Rating: 6* of five, 2012's best read by a mile.

It's National Book Lovers Day! A day to bask in the amazing power of books to inform, amuse, educate, and alter our views and viewpoints.

This review can now be seen at Expendable Mudge Muses Aloud!

And how wonderful it is.
Caz (littlebookowl)
May 17, 2018 rated it really liked it  ·  review of another edition
Shelves: audiobook
Rating: 4.5 stars
may ➹
Jun 23, 2018 rated it it was amazing  ·  review of another edition
Recommended to may ➹ by: ☼ amelie ☼
imagine being me and rereading this and having no care for my own emotions and wondering why I’m crying at 2 am

(I already want to reread it again)
Lily ☁️
“When I die, bury my ashes with this book.”—every person who finished reading The Song of Achilles, ever.

“IN THE DARKNESS, two shadows, reaching through the hopeless, heavy dusk. Their hands meet, and light spills in a flood like a hundred golden urns pouring out of the sun.”


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Raeleen Lemay
*2.5*

DON'T HATE ME. I know I'm in the minority here, but this book really wasn't my jam. I think when it comes to ancient history and mythology like this, I prefer to see it rather than read it. I found the plot to be way too dry and dull, at least for the last 2/3 of the book. I really enjoyed the beginning! I loved reading about the childhood years of the boys, and their friendship and romance that blossomed. Oddly enough, I was hoping there would be MORE romance, and I feel like it was lost a
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Charlotte May
“We were like gods, at the dawning of the world, and our joy was so bright we could see nothing else but the other.”

The hype was real with this one guys! This book was wonderful. Heartbreaking yet powerful. Violent yet with some of the softest hearts.
I’ve read The Iliad. I studied Classics at University. I know the story of Achilles and the Trojan War like the back of my hand. But that didn’t stop me from being entirely swept away by the epic love story of Achilles and Patroclus. I watched th
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Whitney Atkinson
I imagine death so much it feels more like a memory.

so wow. I've heard for years that this book is sad but so, so powerful, which I understand. I think it was a leeeeeettle overhyped for me, but it was still a magnificent read.

This story had such a great aesthetic. Set in ancient Greece but told through the lens of a quiet, conflicted main character. I thought it was beautiful. The writing, the way that Achilles is described, the first half of this book developing the characters was just absolu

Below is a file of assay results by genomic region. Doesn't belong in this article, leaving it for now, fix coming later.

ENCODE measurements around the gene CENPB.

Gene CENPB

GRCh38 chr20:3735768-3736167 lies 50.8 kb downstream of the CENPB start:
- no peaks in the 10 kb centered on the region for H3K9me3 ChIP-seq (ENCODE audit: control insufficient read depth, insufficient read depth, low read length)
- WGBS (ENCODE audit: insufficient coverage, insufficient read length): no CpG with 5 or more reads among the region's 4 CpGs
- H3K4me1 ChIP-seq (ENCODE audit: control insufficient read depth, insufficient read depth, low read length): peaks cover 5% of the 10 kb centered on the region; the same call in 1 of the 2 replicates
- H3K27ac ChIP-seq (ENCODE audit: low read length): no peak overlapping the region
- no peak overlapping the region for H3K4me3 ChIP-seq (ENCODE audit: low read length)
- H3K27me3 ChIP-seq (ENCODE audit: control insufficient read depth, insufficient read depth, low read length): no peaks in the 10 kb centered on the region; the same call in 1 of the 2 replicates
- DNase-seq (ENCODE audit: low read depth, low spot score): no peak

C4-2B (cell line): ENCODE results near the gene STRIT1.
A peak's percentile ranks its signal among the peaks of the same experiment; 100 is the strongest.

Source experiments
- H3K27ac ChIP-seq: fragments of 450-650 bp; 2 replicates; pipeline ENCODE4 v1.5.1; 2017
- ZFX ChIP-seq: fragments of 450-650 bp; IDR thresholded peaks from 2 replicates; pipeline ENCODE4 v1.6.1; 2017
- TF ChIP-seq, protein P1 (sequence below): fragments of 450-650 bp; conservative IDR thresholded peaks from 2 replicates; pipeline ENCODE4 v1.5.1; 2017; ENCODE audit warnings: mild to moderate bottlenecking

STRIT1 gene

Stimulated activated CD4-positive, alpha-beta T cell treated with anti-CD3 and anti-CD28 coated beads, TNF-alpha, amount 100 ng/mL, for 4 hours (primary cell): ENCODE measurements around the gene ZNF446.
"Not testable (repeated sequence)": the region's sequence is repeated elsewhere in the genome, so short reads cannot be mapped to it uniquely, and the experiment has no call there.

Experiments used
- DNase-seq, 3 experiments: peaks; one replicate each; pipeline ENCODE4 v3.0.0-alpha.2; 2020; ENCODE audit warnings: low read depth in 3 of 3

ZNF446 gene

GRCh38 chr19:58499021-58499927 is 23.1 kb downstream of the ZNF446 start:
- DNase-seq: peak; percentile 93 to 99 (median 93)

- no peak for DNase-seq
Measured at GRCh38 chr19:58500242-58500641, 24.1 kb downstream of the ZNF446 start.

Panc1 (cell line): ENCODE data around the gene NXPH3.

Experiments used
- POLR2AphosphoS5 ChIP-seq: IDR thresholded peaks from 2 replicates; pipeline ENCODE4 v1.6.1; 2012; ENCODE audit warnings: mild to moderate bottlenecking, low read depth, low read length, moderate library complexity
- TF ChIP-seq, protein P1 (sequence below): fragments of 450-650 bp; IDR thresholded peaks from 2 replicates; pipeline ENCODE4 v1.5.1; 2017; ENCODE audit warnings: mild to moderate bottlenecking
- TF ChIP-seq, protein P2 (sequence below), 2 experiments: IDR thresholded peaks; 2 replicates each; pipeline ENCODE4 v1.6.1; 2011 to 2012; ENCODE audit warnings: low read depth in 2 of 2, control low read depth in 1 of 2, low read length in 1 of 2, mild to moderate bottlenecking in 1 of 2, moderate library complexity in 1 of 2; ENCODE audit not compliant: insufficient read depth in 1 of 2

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Paula Kalin
May 20, 2019 rated it it was amazing  ·  review of another edition
Recommends it for: Romance and mythology fans
Recommended to Paula by: Women’s Prize
The Song of Achilles is a stunning historical retelling of the life of Greek mythology legend, Achilles.

Seen through the eyes of Patroclus, an exiled young prince sent to King Peleus of Pythia, Madeline Miller’s story is beautifully written. We see the golden boy develop a special bond with Patroclus that turns into a life long passionate relationship. The book is very much a poetic love story.

Achilles, however, must make a choice as to his fate: live a long life and be forgotten, or become a le
...more
anna (readingpeaches)
"i feel like i could eat the world raw" vs. "i will kill u & eat u raw"

(but actually, the only thing that was eaten raw was my heart)


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Madeline Miller was born in Boston and grew up in New York City and Philadelphia. She attended Brown University, where she earned her BA and MA in Classics. For the last ten years she has been teaching and tutoring Latin, Greek and Shakespeare to high school students. She has also studied at the University of Chicago’s Committee on Social Thought, and in the Dramaturgy department at Yale School of ...more
“I could recognize him by touch alone, by smell; I would know him blind, by the way his breaths came and his feet struck the earth. I would know him in death, at the end of the world.” 2000 likes
“Name one hero who was happy."
I considered. Heracles went mad and killed his family; Theseus lost his bride and father; Jason's children and new wife were murdered by his old; Bellerophon killed the Chimera but was crippled by the fall from Pegasus' back.
"You can't." He was sitting up now, leaning forward.
"I can't."
"I know. They never let you be famous AND happy." He lifted an eyebrow. "I'll tell you a secret."
"Tell me." I loved it when he was like this.
"I'm going to be the first." He took my palm and held it to his. "Swear it."
"Why me?"
"Because you're the reason. Swear it."
"I swear it," I said, lost in the high color of his cheeks, the flame in his eyes.
"I swear it," he echoed.
We sat like that a moment, hands touching. He grinned.
"I feel like I could eat the world raw.”